Yes, and I have said sorry that this has happened. I have also written to the hon. Lady personally. We should all say that what happened has no part to play in the politics of this country. It is wholly inappropriate and unacceptable, and that is why there will be new rules and procedures to govern the behaviour of political advisers.
What comfort can the Prime Minister give to my constituents who work for the Ford appendage called Visteon and who have been made redundant in a contrived administration? People have been thrown out of jobs and pensions have been lost. The same has happened to constituents who worked for Nortel.
The car industry, including component suppliers, is important to this country. There are meetings taking place with the companies concerned and we are doing everything we can to help the car industry through this difficult period. I would be happy to meet my hon. Friend to discuss those particular problems.
I applaud my hon. Friend for her representation of Luton. It is true that Luton won the final and I am pleased that that has happened. The team will be back in the league soon as a result of the efforts made by good local people.
On housing, we will invest in helping people to avoid repossessions. That is what this Government are about—helping people in times of need. But we need to make the decision to invest to be able to do so, and that is what we will do—invest, not cut.
Will the Prime Minister take this opportunity to explain why on earth he is proposing a system of daily allowances instead of an allowance system that is based on actual receipts and need? Apart from sidelining this House again, the proposal is frankly another example of what the public would regard as snouts in the trough, with people claiming money for absolutely nothing. Is not the real reason for bringing forward these rushed and ill thought through proposals the fact that he does not have the courage to sack Ministers who have been abusing the system?
This is a decision for the House itself. The one thing that is absolutely clear is that the present system does not work. The one thing that is absolutely clear is that the present system needs to be changed, and the one thing that is clear is that action has got to be taken immediately. If other people have better proposals, let them put them forward. We are putting forward proposals that deal with the problem, and deal with it now.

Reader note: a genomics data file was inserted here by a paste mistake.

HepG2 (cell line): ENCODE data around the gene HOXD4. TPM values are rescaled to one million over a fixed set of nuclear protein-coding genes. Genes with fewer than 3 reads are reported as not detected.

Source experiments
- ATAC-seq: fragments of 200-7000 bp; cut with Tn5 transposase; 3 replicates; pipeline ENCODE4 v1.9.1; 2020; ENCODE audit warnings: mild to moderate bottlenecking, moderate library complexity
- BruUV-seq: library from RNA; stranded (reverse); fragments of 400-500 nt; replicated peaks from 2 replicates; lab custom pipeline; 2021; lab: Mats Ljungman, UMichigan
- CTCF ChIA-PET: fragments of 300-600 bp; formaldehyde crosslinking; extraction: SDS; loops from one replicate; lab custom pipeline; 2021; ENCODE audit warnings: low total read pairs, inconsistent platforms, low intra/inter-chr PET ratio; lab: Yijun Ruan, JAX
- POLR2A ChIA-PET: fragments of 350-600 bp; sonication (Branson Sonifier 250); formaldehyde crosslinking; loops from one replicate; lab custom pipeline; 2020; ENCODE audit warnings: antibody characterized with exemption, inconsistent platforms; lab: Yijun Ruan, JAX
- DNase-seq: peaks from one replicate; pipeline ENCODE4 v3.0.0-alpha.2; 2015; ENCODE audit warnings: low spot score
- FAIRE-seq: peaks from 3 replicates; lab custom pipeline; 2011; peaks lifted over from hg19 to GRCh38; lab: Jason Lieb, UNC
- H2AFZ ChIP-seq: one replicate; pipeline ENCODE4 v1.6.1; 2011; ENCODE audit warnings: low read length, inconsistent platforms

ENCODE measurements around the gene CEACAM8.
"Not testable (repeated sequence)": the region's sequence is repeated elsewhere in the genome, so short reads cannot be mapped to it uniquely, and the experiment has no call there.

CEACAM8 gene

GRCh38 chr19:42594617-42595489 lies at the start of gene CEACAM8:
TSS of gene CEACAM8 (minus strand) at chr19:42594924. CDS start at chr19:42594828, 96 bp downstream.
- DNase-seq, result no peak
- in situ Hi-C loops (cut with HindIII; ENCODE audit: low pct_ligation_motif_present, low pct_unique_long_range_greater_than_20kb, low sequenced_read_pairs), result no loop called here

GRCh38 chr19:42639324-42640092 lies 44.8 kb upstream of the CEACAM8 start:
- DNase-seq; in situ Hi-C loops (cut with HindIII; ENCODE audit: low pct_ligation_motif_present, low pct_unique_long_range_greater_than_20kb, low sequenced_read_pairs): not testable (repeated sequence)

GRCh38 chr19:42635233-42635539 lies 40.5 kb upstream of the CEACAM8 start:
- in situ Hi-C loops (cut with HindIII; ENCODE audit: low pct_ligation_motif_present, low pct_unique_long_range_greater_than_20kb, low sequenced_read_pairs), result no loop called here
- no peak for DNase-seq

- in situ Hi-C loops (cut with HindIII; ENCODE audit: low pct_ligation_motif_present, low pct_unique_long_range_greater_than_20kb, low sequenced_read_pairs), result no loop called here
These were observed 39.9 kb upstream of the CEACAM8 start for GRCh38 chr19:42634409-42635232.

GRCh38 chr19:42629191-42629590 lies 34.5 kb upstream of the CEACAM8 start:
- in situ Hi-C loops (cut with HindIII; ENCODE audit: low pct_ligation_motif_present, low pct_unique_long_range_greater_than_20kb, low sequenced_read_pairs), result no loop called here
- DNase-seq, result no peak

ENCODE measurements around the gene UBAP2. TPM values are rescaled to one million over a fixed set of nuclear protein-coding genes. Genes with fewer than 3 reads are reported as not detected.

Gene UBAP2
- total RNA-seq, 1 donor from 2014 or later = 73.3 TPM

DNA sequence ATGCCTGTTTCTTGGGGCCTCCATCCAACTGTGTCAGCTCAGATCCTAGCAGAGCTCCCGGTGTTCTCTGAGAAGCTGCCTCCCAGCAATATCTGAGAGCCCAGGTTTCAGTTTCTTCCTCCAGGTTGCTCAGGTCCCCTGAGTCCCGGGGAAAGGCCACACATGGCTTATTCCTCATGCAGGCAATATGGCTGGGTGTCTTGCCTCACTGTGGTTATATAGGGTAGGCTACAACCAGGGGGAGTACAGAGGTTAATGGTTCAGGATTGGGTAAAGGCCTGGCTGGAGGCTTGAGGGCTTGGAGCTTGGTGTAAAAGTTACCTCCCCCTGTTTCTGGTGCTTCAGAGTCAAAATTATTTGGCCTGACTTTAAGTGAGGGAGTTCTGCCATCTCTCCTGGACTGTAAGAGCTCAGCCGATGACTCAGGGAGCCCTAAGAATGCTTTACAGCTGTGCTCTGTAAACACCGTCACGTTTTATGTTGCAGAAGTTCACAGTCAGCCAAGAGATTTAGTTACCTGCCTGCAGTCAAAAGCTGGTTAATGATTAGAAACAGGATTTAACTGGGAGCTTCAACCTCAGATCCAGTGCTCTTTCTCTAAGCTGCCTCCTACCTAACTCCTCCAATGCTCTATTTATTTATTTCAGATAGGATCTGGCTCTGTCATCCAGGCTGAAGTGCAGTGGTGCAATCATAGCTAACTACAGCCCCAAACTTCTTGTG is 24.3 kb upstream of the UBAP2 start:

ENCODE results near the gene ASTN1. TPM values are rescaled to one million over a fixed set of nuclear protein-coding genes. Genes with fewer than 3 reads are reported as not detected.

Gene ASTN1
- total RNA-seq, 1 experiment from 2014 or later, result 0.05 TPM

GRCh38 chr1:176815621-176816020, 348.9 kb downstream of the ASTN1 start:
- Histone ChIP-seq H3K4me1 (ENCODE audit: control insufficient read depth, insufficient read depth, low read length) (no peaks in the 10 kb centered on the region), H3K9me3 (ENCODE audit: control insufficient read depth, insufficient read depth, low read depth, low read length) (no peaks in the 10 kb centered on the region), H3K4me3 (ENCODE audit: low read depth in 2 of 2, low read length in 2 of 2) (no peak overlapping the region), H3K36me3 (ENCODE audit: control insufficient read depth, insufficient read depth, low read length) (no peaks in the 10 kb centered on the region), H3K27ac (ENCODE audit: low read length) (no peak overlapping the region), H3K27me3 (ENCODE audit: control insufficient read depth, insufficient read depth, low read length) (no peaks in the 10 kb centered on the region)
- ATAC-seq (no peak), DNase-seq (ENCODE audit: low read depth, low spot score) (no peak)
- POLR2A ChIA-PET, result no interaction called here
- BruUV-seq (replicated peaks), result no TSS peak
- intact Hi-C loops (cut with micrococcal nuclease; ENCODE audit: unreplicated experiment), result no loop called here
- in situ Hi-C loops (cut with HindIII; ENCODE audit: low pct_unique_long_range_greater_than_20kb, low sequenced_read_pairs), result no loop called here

I am, as are the whole Government, very concerned by the evidence uncovered by the Information Commissioner about the re-emergence of blacklisting in the construction industry. In 1999, we established a power to introduce regulations to outlaw blacklisting, and we also consulted on draft regulations in 2003. Evidence at that time suggested that blacklisting had been eradicated but, given that there is new evidence that that is not the case, we are looking urgently at what we can do. We will assess whether the 2003 regulations, amended as necessary, should now be introduced to the House of Commons.
Yes, I will, and I hope that we can deal with the legitimate concerns of him and his Barnsley college staff about how we can enhance the investments available to further education colleges. I have said before that further education colleges have got more money this year for new investment. There is a great demand for it. The Chancellor has been looking at the matter and obviously will report in due course about what he can do. However, I fully sympathise with the points that my hon. Friend has made about the position of Barnsley college.
We are not. Scotland has received £2 billion more as a result of the injection of money into the economy, from the rise in pensions and child benefits, and from the cut in VAT and the rise in tax allowances. All that money—£2 billion in total—has gone to Scotland. If the hon. Gentleman does not understand that that is what is happening, he is living in the dream world of the Scottish National party.
Our duty to people in these difficult times is to invest in the future, and not to cut. Our duty is to be fair to other people, and not to be unfair. [Interruption.] It is all very well the Conservatives shouting; half the time in Question Times they are doing nothing—not even standing up to ask questions. I think that they are proving that some of them are part-time Members of this House.